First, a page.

Carroll should continue as partner with Frederick in waste-to-energy facility
Carroll County is approaching decision time on whether it will remain a partner with Frederick County in building a waste-to-energy facility in Frederick County that would not only dispose of waste for both jurisdictions, but also generate electricity in the process.
Years ago, the facility was recommended as a viable long-term solution to the county's waste disposal problem by the county's Department of Public Works, and was approved by the sitting commissioners.
Carroll County subsequently entered into an agreement with Frederick County to build the facility, and a final decision on whether to proceed with the project is to be made after the project's financials are updated in 2012.
Frederick County is committed to proceed, and if Carroll decides not to do so, it would have to find a jurisdiction to replace it as a partner — or pay a hefty penalty in accordance with the terms of the agreement.
Carroll County currently trucks the vast majority of its waste to out-of-state landfills and pays "tipping fees" at the landfills for the privilege of dumping its waste there. The county has no control over the fees it pays, which are subject to market fluctuations.
In addition, at some time in the future, the landfills it is using could decide not to accept any more out-of-state trash, in which case the county would have to find new dumping sites.
So as part of its initial decision-making process on whether to partner with Frederick, Carroll compared the projected costs of building and using a waste-to-energy plant located in Frederick and the projected costs of continuing to truck its trash to out-of-state landfills.
The comparison showed that Carroll would save up to $230 million during the first 30 years after it had built and begun to use a waste-to-energy plant.
That's about $4,000 per Carroll County household. The projections appear to be completely reliable. Frederick County had an independent financial analyst check the calculation of its projected savings on the waste-to-energy plant and was told that the savings would likely be greater than projected. Also, the last waste-to-energy facility built in Maryland, in Montgomery County, is doing better financially than it was projected to do.
Although some are pointing to the fact that tipping fees have been dropping lately — and suggesting that the costs of staying with the current system would not be as high as originally thought — the same factors that are lowering tipping fees would in all likelihood also affect project costs, maintaining the superior financials of the waste-to-energy option.
Other important factors considered by Carroll County before it initially committed to the waste-to-energy facility included whether a better technology was likely to become available soon. There are hundreds of waste-to-energy facilities in operation around the world, and brand-new waste-to-energy plants are currently being planned in the U.S. and in seven other countries including Canada, Denmark and China.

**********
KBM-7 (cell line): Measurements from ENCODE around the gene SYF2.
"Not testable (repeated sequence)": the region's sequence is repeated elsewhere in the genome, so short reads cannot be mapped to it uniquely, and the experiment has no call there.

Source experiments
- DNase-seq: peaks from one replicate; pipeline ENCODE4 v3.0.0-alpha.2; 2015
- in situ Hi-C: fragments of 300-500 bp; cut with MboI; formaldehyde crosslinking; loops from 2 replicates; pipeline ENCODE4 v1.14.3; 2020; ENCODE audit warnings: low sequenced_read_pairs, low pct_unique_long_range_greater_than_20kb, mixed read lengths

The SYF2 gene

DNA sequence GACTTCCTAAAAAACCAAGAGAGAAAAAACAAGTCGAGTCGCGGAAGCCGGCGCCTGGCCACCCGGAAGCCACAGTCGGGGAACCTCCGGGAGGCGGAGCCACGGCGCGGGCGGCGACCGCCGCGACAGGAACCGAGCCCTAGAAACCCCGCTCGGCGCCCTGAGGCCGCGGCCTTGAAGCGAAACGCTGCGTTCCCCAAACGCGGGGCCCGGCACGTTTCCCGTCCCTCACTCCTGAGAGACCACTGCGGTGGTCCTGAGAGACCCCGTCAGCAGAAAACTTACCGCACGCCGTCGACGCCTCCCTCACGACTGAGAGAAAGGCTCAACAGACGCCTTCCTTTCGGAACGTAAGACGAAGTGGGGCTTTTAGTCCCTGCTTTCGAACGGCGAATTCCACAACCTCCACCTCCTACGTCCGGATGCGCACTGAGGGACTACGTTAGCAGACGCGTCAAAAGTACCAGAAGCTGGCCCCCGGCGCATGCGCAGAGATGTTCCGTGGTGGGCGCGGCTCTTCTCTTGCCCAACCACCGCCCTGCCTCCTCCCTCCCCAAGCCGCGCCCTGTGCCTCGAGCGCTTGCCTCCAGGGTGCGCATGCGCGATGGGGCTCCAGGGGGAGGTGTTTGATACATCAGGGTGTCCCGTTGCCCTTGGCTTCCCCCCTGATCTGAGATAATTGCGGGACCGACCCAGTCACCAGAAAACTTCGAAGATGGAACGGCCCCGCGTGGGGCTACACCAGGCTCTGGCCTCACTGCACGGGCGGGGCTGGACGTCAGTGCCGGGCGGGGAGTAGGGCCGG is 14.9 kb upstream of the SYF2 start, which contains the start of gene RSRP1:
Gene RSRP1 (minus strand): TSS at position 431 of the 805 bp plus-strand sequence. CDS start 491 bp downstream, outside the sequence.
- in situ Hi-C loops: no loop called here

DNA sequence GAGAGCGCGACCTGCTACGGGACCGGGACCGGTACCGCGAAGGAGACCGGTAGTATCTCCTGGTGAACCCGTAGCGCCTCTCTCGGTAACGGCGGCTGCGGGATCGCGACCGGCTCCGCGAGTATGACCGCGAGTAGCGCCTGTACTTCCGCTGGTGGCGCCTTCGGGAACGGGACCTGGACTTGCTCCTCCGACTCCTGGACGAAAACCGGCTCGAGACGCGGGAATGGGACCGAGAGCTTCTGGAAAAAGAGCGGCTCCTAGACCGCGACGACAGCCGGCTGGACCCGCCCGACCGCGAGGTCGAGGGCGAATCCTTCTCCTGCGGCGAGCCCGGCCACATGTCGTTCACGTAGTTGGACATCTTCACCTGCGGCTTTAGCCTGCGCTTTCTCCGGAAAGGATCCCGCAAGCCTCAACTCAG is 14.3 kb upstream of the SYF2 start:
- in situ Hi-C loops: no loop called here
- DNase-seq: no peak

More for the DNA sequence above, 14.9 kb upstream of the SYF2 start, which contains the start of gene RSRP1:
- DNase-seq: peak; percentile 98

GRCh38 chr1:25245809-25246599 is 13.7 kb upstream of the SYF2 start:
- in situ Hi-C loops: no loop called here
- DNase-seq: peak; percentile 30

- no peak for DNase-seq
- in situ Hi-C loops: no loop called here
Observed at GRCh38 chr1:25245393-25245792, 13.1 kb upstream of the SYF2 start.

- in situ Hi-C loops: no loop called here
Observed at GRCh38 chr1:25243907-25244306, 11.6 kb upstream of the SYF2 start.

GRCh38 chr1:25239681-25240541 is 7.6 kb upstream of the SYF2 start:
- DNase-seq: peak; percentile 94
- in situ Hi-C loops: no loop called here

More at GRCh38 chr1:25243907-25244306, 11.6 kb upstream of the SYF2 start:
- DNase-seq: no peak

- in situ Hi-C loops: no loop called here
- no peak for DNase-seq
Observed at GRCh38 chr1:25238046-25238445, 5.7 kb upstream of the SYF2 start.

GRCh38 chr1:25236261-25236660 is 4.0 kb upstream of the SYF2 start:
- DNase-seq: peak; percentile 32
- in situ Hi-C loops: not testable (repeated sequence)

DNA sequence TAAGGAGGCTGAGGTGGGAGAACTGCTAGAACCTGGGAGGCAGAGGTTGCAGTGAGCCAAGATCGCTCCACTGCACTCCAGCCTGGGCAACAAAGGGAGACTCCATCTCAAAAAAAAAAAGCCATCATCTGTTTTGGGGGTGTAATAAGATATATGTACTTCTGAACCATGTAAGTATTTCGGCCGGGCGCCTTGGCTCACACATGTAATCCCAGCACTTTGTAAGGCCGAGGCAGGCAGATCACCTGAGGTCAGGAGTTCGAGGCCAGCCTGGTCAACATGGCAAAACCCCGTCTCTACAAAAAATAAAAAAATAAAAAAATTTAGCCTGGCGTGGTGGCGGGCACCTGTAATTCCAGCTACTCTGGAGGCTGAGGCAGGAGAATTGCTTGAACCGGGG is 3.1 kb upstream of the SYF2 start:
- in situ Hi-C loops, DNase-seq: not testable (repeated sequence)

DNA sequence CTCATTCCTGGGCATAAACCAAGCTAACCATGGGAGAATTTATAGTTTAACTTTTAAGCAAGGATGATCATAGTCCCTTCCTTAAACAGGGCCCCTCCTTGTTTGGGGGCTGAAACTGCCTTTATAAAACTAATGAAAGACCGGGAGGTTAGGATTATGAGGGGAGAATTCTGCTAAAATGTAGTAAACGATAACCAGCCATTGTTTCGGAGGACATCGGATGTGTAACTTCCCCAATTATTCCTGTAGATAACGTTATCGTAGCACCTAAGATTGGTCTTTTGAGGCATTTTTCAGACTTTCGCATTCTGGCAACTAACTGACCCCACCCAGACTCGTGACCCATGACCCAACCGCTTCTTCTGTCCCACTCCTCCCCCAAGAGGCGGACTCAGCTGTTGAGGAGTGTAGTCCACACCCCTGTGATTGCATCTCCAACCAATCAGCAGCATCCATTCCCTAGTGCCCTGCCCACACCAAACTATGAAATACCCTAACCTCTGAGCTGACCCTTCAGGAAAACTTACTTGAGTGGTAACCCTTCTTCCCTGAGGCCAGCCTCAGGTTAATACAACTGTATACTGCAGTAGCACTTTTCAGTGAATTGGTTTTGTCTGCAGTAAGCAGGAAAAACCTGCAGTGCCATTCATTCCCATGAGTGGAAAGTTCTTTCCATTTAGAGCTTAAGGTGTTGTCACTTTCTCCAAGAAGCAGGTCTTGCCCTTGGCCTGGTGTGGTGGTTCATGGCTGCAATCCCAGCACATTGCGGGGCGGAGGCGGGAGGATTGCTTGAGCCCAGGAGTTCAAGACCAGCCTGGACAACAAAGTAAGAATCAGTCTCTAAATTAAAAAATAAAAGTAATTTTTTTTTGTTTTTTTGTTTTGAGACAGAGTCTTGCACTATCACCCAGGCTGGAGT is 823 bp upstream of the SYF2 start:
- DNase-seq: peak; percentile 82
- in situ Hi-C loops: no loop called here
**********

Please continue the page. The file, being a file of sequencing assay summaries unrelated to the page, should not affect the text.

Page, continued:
Waste-to-energy remains a state-of-the art technology, and nothing better appears to be on the horizon.
Some people opposed to the project have expressed concern that in converting to the waste-to-energy process, the county would be taking over a function currently performed by the private sector, but that is not the case. Waste haulers in Carroll County would continue to do what they have been doing; the only thing that would change after the waste-to-energy plant is built is that Carroll would dispose of the trash differently — burning it and converting it to energy instead of burying it.
There have been objections by environmental advocates, but waste-to-energy is one of the cleanest sources of power in use today, and emissions from Maryland's waste-to-energy plants are strictly regulated by the U.S. Environmental Protection Agency and the Maryland Department of the Environment.
The facility would not burn recyclables (as has been rumored); it would receive only non-recycled waste, and residents would continue to be asked to separate their recyclables from the rest of their waste. In fact, jurisdictions with waste-to-energy facilities typically have higher recycling rates than other jurisdictions.
And contrary to other rumors, Carroll residents would pay no extra fees for waste disposal if the waste-to-energy facility is built.
Although this isn't factored into the project's financials, an important side benefit is the huge positive impact the project would have on the economy in the area, including the creation of full-time jobs both during and after construction, and about $260 million that would be spent on local goods and services while the facility is being built.
These are only some of the factors that suggest that this project is a clear winner for Frederick and Carroll counties — that the case for Carroll to remain a partner with Frederick in building and using a waste-to-energy facility is fairly overwhelming.
Those interested in more information on this project should visit the website of the Northeast Maryland Waste Disposal Authority (www.nmwda.org), the public corporation that is developing the proposed facility and has already built Maryland's three successful WTE facilities.
Richard Haddad is the Carroll County representative of the Cumberland Valley Chapter of Associated Builders and Contractors, a national trade association.